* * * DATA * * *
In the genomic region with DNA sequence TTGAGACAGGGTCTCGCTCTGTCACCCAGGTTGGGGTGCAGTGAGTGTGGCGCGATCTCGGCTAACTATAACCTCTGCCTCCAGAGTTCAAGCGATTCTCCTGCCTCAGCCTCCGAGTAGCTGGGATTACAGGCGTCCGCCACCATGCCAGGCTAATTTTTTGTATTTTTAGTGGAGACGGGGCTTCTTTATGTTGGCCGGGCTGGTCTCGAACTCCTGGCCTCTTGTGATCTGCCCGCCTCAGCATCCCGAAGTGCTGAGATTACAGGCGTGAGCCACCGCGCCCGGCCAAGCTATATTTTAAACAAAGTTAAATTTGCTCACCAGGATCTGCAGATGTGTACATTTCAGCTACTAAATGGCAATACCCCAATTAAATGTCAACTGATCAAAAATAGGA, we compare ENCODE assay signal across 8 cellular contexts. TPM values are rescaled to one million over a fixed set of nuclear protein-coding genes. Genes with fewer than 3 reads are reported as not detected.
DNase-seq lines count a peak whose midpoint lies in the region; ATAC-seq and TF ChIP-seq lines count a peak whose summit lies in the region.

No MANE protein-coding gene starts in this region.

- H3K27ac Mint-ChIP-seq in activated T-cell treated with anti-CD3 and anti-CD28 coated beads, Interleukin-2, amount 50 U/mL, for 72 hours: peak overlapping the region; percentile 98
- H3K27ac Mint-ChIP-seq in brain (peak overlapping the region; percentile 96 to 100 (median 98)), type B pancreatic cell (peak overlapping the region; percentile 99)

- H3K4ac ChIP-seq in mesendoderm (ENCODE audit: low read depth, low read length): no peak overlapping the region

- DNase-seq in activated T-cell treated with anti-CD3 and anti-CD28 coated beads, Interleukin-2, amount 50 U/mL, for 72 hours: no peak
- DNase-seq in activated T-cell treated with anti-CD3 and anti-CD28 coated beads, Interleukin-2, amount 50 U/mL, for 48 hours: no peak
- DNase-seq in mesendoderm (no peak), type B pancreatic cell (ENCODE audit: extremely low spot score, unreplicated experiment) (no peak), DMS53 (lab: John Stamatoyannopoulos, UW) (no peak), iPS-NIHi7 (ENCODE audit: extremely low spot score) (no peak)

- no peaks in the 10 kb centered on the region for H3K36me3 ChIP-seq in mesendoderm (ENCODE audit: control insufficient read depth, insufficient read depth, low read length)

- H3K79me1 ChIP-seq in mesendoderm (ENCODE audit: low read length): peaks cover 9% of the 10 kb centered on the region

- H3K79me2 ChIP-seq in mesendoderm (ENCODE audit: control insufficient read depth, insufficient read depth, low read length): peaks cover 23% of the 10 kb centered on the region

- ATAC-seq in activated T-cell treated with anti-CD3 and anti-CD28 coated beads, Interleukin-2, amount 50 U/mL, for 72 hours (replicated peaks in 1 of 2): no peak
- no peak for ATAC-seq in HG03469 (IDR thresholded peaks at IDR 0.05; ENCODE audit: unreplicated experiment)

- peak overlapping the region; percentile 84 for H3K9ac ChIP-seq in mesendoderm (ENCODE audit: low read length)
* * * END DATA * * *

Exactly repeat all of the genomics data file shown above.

In the genomic region with DNA sequence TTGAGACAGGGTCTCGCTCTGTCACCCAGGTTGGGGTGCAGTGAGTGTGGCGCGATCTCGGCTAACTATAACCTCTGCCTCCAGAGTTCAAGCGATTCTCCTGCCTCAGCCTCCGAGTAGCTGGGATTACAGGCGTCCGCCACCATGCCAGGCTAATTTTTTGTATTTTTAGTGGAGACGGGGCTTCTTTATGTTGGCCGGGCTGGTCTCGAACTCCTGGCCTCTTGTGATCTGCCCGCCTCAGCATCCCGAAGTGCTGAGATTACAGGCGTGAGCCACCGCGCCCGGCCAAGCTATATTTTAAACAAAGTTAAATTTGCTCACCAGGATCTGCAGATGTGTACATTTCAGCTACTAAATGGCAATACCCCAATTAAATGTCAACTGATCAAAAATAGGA, we compare ENCODE assay signal across 8 cellular contexts. TPM values are rescaled to one million over a fixed set of nuclear protein-coding genes. Genes with fewer than 3 reads are reported as not detected.
DNase-seq lines count a peak whose midpoint lies in the region; ATAC-seq and TF ChIP-seq lines count a peak whose summit lies in the region.

No MANE protein-coding gene starts in this region.

- H3K27ac Mint-ChIP-seq in activated T-cell treated with anti-CD3 and anti-CD28 coated beads, Interleukin-2, amount 50 U/mL, for 72 hours: peak overlapping the region; percentile 98
- H3K27ac Mint-ChIP-seq in brain (peak overlapping the region; percentile 96 to 100 (median 98)), type B pancreatic cell (peak overlapping the region; percentile 99)

- H3K4ac ChIP-seq in mesendoderm (ENCODE audit: low read depth, low read length): no peak overlapping the region

- DNase-seq in activated T-cell treated with anti-CD3 and anti-CD28 coated beads, Interleukin-2, amount 50 U/mL, for 72 hours: no peak
- DNase-seq in activated T-cell treated with anti-CD3 and anti-CD28 coated beads, Interleukin-2, amount 50 U/mL, for 48 hours: no peak
- DNase-seq in mesendoderm (no peak), type B pancreatic cell (ENCODE audit: extremely low spot score, unreplicated experiment) (no peak), DMS53 (lab: John Stamatoyannopoulos, UW) (no peak), iPS-NIHi7 (ENCODE audit: extremely low spot score) (no peak)

- no peaks in the 10 kb centered on the region for H3K36me3 ChIP-seq in mesendoderm (ENCODE audit: control insufficient read depth, insufficient read depth, low read length)

- H3K79me1 ChIP-seq in mesendoderm (ENCODE audit: low read length): peaks cover 9% of the 10 kb centered on the region

- H3K79me2 ChIP-seq in mesendoderm (ENCODE audit: control insufficient read depth, insufficient read depth, low read length): peaks cover 23% of the 10 kb centered on the region

- ATAC-seq in activated T-cell treated with anti-CD3 and anti-CD28 coated beads, Interleukin-2, amount 50 U/mL, for 72 hours (replicated peaks in 1 of 2): no peak
- no peak for ATAC-seq in HG03469 (IDR thresholded peaks at IDR 0.05; ENCODE audit: unreplicated experiment)

- peak overlapping the region; percentile 84 for H3K9ac ChIP-seq in mesendoderm (ENCODE audit: low read length)